Heard It Through the OPENING DAY Grapevine

Posted by Rob Mahoney on October 26, 2010 under xOther | Be the First to Comment

  • Kelly Dwyer of Ball Don’t Lie previews the Mavs’ season, which he pegs for 52 wins (though Dwyer notes that such a mark is easily beatable by this collective): “…as much as age sets in, and as much as a lack of depth will likely keep the Mavericks away from the ranks of the championship contender, Dallas will still field a sound rotation of basketball players that will give them a chance to beat every team – every single one of them – soundly on any given night. Even if Jason Kidd won’t be able to pop jumpers all night as a threat off of a screen and roll, and if Dirk finally does decide to not act like an All-NBA player, the core is good enough to keep this team competitive, and in the race for that distant second spot behind the Los Angeles Lakers.” Also, the Brian Cardinal picture is worth a click-through alone.
  • Check out The Basketball Jones’ season preview for the Mavs, and while you’re at it, the Jones’ first full-length episode of the season. Rejoice!
  • Mike Fisher of DallasBasketball.com: “I suppose there is a fine line between being ‘detail-oriented’ and being a ‘dictatorial control freak.’…let’s put Rick Carlisle and the Mavs coaching staff in the former category, shall we? Remember one of Rick’s main gripes about his players in the San Antonio playoff series: Dallas didn’t win its share of the “50-50 balls,’’ that is, the loose balls on the floor that can be gathered up to gain or retain possession, that can be fast-break starters, momentum-grabbers, game winners. On Sunday, guess what the Mavs worked on? Hustle and angles and attacking, all as they relate to loose balls. A basketball version of football’s ‘fumble drills,’ basically.”
  • Von Wafer (Celtics), Mo Ager (Timberwolves), Jeremy Lin (Warriors), D.J. Mbenga (Hornets), Pops Mensah-Bonsu (Hornets), Shawne Williams (Knicks), and Malik Allen (Magic) all made opening day rosters. Jake Voskuhl, Dwayne Jones, J.R. Giddens, and Joe Crawford did not. (Thanks to Scott Schroeder of Ridiculous Upside for compiling a hell of a list.)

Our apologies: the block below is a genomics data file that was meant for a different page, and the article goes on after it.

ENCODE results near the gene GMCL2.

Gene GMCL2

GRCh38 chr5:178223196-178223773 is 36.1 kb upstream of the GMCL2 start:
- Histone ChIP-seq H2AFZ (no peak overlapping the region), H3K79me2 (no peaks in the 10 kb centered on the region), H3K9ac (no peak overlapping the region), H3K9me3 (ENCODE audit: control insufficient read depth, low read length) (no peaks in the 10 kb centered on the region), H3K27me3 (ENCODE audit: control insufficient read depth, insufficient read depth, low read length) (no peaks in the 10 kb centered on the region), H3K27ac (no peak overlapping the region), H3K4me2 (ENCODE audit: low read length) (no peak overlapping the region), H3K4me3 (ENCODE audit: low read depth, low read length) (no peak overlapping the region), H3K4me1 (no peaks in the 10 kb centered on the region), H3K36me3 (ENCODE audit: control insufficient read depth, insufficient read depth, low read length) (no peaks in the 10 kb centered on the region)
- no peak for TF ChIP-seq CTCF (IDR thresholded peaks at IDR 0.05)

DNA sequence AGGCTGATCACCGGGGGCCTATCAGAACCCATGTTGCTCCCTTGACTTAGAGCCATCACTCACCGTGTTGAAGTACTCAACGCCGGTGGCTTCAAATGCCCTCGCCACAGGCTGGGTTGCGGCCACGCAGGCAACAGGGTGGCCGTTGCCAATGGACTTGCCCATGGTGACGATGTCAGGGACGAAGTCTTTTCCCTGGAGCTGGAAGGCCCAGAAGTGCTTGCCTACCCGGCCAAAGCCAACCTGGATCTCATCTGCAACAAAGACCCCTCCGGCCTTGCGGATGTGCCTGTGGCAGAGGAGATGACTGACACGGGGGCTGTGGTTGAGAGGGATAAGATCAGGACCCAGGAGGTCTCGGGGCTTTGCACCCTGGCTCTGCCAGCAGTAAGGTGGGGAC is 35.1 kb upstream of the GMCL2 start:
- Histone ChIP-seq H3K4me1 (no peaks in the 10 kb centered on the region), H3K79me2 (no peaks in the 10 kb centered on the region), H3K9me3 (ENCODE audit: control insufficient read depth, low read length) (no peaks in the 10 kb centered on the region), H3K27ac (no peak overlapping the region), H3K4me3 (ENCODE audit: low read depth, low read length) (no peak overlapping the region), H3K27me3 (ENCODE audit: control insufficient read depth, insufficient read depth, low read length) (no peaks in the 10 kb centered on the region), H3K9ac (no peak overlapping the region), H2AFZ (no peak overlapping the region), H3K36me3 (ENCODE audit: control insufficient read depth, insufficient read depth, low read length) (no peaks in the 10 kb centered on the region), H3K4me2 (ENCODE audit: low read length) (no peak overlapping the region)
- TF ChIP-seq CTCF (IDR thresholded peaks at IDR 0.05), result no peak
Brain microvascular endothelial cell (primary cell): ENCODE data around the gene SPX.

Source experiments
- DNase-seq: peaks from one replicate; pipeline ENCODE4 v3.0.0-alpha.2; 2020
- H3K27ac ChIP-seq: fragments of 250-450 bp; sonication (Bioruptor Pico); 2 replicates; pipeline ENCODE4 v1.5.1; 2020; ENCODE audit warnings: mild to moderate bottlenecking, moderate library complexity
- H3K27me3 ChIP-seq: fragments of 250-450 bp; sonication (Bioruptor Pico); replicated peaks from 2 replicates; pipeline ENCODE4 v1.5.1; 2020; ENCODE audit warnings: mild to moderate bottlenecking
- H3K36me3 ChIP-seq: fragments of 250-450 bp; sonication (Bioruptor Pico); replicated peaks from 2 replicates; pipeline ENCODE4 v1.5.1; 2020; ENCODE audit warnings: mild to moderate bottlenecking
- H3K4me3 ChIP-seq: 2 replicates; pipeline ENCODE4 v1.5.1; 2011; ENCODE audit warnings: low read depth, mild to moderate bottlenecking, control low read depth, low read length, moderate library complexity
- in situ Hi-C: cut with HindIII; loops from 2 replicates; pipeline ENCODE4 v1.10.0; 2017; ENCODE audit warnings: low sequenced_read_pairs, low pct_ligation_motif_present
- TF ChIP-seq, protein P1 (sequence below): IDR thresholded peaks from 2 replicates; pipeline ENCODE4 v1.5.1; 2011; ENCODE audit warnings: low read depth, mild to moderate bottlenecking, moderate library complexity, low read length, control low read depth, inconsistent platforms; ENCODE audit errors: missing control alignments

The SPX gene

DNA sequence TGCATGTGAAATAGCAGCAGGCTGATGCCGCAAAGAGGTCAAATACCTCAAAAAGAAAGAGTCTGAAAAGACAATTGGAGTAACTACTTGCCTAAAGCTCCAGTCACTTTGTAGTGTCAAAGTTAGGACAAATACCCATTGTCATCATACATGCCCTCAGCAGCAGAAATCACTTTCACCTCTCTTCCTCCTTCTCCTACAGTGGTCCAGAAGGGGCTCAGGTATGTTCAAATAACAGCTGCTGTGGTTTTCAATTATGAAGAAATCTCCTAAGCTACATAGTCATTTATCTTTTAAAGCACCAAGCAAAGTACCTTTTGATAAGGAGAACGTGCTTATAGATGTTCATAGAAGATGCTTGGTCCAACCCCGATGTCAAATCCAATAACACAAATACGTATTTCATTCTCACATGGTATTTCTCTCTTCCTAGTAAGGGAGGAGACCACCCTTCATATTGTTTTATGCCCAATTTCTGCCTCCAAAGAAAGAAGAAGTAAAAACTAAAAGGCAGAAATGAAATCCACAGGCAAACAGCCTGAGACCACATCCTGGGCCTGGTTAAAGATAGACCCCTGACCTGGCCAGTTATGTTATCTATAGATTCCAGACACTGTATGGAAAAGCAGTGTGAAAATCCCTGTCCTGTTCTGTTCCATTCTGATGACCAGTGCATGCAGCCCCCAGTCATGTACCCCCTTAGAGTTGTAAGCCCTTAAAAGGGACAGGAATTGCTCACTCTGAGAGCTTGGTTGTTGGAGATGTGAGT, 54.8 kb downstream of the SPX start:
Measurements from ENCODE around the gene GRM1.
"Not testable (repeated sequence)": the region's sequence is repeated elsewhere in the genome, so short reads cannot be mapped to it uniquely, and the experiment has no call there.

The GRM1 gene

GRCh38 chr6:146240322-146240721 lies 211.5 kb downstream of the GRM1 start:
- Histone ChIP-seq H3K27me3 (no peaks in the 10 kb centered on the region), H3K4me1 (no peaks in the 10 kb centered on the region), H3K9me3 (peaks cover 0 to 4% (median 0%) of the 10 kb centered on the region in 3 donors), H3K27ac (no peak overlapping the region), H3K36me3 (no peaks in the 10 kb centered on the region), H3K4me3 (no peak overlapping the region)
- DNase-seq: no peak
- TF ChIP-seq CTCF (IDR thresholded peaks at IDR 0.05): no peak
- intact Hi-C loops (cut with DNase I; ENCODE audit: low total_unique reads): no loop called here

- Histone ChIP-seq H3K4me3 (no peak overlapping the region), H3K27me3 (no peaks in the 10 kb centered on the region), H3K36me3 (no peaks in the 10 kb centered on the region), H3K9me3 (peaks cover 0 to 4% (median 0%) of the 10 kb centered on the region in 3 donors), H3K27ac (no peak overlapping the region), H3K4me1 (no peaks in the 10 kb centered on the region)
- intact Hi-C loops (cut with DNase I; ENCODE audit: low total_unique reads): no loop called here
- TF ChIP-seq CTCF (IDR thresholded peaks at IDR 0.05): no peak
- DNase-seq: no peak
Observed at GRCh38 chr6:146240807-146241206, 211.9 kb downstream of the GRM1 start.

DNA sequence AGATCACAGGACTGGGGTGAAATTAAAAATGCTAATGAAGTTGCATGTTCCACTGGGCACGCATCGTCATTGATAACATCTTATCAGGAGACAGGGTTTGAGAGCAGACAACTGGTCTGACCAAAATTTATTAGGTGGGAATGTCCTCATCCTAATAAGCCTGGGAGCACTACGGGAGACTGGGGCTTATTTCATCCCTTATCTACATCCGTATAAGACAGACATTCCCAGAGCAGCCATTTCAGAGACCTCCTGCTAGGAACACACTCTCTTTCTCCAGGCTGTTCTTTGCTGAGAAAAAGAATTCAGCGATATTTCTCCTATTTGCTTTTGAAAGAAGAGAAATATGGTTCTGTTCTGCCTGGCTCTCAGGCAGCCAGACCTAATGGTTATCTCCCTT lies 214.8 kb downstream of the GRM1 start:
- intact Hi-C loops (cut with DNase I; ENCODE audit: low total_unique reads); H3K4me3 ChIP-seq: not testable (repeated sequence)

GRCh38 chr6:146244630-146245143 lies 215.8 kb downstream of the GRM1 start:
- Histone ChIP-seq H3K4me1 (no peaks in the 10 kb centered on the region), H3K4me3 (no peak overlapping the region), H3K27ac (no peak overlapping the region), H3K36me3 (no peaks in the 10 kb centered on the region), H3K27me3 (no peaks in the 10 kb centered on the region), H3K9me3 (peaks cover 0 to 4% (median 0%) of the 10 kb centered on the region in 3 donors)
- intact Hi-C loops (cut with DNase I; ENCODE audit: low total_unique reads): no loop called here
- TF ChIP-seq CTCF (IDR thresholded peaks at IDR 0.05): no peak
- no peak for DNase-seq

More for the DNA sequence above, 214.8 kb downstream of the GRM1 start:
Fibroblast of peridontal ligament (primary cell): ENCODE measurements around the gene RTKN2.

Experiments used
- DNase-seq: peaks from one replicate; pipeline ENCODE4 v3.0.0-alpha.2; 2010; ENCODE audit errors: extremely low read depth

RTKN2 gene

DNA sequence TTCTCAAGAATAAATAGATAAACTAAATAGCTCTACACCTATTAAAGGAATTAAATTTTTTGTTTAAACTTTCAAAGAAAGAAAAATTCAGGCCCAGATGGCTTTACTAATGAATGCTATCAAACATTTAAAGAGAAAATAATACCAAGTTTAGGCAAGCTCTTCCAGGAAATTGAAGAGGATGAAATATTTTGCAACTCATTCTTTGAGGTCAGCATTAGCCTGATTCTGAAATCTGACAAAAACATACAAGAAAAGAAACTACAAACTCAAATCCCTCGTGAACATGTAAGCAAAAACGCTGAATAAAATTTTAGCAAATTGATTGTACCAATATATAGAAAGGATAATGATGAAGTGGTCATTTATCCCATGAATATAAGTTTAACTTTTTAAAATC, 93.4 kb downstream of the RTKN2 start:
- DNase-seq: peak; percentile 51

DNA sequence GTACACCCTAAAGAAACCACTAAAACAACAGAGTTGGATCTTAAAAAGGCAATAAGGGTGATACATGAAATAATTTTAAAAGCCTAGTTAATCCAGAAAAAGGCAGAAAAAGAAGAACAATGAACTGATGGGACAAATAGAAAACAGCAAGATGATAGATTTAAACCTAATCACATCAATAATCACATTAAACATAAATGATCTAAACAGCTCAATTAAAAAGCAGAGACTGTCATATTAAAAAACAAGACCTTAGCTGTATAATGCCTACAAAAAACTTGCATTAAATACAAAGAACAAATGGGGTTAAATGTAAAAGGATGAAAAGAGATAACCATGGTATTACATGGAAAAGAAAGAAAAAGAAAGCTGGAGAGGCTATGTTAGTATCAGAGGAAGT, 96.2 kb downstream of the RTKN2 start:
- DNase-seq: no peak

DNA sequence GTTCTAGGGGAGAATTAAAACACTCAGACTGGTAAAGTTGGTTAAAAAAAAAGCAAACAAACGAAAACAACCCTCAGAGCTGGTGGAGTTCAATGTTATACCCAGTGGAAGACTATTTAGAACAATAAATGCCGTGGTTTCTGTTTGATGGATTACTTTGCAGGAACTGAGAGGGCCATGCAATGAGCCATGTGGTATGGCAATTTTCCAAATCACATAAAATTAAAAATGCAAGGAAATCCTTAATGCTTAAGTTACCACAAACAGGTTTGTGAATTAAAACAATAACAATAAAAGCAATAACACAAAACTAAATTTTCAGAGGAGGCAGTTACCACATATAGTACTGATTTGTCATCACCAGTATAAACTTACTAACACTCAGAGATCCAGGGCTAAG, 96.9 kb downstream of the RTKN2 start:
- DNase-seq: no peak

• From Sports Illustrated’s “NBA Enemy Lines” feature, in which an opposing scout gives his take on a given NBA team: “Their big pickup, Tyson Chandler, is important to them because teams anticipate being able to penetrate from the top against Kidd, Terry and Barea, who all have a hard time keep anybody in front of them. So now the Mavericks should be able to bring over a big guy to meet the penetration, whether it’s Chandler or Brendan Haywood. The fundamental problem remains on the perimeter, but at least now they have some long and mobile big guys who are capable of changing shots. Haywood doesn’t excite anyone too much, but he’s serviceable as a long guy you have to shoot over. I hear people saying he’s soft, but I think that’s a bad rap. He’s effective and he has a nice right hook. Most of the time he’ll be able to turn to that shoulder and get off the shot whenever he wants.” For the record, haven’t heard much of anyone calling Haywood soft. You?
  • A handy tidbit from Jason Terry (via Eddie Sefko of the Dallas Morning News): “We have 17 of 26 games at home to start the season, so we need to set a tone.”
  • Shawn Marion has a lot of faith in Tyson Chandler’s ability to make an impact on defense.
  • Tyson Chandler, from his official site: “To do that, we have to have strong leadership and it’s been great working with a dedicated owner like Mark Cuban. Cube, as we call him, is dope. He’s a cool-cat. He obviously loves the game and he loves to be around it. We know that we have a passionate owner and that’s always a good thing. His only motivation is to win championships…I’m so happy to get a chance to play with two of the best in the game at what they do in Jason Kidd and Dirk Nowitzki. J-Kidd is the ultimate professional. He comes in to work every day and he sees things that I don’t even know if a coach can see. But he sees them in real time, right there on the floor, in the flow of the game. He’s an incredible passer and he’s definitely going to improve my game. Dirk has always been an incredible scorer and an assassin on the offensive end and that’s coming from me being on the other side. Now, getting to watch that daily, I see why he’s one of top players in our league. He’s almost unstoppable.”